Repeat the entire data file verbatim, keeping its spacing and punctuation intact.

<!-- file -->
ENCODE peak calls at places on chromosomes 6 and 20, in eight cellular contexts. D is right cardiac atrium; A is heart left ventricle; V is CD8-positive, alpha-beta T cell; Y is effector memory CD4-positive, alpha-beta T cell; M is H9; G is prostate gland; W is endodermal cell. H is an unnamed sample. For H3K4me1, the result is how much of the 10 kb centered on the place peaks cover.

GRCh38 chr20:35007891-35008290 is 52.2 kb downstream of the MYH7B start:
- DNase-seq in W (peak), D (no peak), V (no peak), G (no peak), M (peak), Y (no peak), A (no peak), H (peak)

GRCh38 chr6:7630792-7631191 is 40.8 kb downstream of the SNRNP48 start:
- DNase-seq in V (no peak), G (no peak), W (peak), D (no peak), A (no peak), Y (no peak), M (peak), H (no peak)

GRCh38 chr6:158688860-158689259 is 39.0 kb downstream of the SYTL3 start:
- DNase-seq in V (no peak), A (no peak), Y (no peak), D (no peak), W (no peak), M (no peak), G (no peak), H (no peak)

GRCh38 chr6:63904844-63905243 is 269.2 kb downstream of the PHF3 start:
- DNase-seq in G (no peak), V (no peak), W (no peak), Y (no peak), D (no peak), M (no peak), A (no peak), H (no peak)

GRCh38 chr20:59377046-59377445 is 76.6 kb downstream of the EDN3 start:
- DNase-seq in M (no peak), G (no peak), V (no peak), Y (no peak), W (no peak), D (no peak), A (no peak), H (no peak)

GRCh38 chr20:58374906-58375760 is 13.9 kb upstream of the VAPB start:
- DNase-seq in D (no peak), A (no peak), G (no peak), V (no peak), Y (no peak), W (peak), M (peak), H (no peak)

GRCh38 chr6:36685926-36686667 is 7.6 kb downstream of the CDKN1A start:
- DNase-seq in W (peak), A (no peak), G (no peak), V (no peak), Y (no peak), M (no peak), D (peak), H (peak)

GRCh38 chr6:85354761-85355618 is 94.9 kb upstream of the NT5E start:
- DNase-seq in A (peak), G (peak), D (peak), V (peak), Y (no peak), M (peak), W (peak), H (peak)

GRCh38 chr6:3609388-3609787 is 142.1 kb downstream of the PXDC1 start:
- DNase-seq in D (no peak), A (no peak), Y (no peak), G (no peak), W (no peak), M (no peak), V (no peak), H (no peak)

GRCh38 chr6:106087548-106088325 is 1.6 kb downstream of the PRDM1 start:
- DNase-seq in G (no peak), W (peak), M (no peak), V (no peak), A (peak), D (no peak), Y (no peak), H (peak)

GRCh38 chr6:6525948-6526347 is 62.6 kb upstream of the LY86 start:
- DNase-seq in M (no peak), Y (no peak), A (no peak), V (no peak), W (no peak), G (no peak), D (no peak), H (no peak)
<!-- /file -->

ENCODE peak calls at places on chromosomes 6 and 20, in eight cellular contexts. D is right cardiac atrium; A is heart left ventricle; V is CD8-positive, alpha-beta T cell; Y is effector memory CD4-positive, alpha-beta T cell; M is H9; G is prostate gland; W is endodermal cell. H is an unnamed sample. For H3K4me1, the result is how much of the 10 kb centered on the place peaks cover.

GRCh38 chr20:35007891-35008290 is 52.2 kb downstream of the MYH7B start:
- DNase-seq in W (peak), D (no peak), V (no peak), G (no peak), M (peak), Y (no peak), A (no peak), H (peak)

GRCh38 chr6:7630792-7631191 is 40.8 kb downstream of the SNRNP48 start:
- DNase-seq in V (no peak), G (no peak), W (peak), D (no peak), A (no peak), Y (no peak), M (peak), H (no peak)

GRCh38 chr6:158688860-158689259 is 39.0 kb downstream of the SYTL3 start:
- DNase-seq in V (no peak), A (no peak), Y (no peak), D (no peak), W (no peak), M (no peak), G (no peak), H (no peak)

GRCh38 chr6:63904844-63905243 is 269.2 kb downstream of the PHF3 start:
- DNase-seq in G (no peak), V (no peak), W (no peak), Y (no peak), D (no peak), M (no peak), A (no peak), H (no peak)

GRCh38 chr20:59377046-59377445 is 76.6 kb downstream of the EDN3 start:
- DNase-seq in M (no peak), G (no peak), V (no peak), Y (no peak), W (no peak), D (no peak), A (no peak), H (no peak)

GRCh38 chr20:58374906-58375760 is 13.9 kb upstream of the VAPB start:
- DNase-seq in D (no peak), A (no peak), G (no peak), V (no peak), Y (no peak), W (peak), M (peak), H (no peak)

GRCh38 chr6:36685926-36686667 is 7.6 kb downstream of the CDKN1A start:
- DNase-seq in W (peak), A (no peak), G (no peak), V (no peak), Y (no peak), M (no peak), D (peak), H (peak)

GRCh38 chr6:85354761-85355618 is 94.9 kb upstream of the NT5E start:
- DNase-seq in A (peak), G (peak), D (peak), V (peak), Y (no peak), M (peak), W (peak), H (peak)

GRCh38 chr6:3609388-3609787 is 142.1 kb downstream of the PXDC1 start:
- DNase-seq in D (no peak), A (no peak), Y (no peak), G (no peak), W (no peak), M (no peak), V (no peak), H (no peak)

GRCh38 chr6:106087548-106088325 is 1.6 kb downstream of the PRDM1 start:
- DNase-seq in G (no peak), W (peak), M (no peak), V (no peak), A (peak), D (no peak), Y (no peak), H (peak)

GRCh38 chr6:6525948-6526347 is 62.6 kb upstream of the LY86 start:
- DNase-seq in M (no peak), Y (no peak), A (no peak), V (no peak), W (no peak), G (no peak), D (no peak), H (no peak)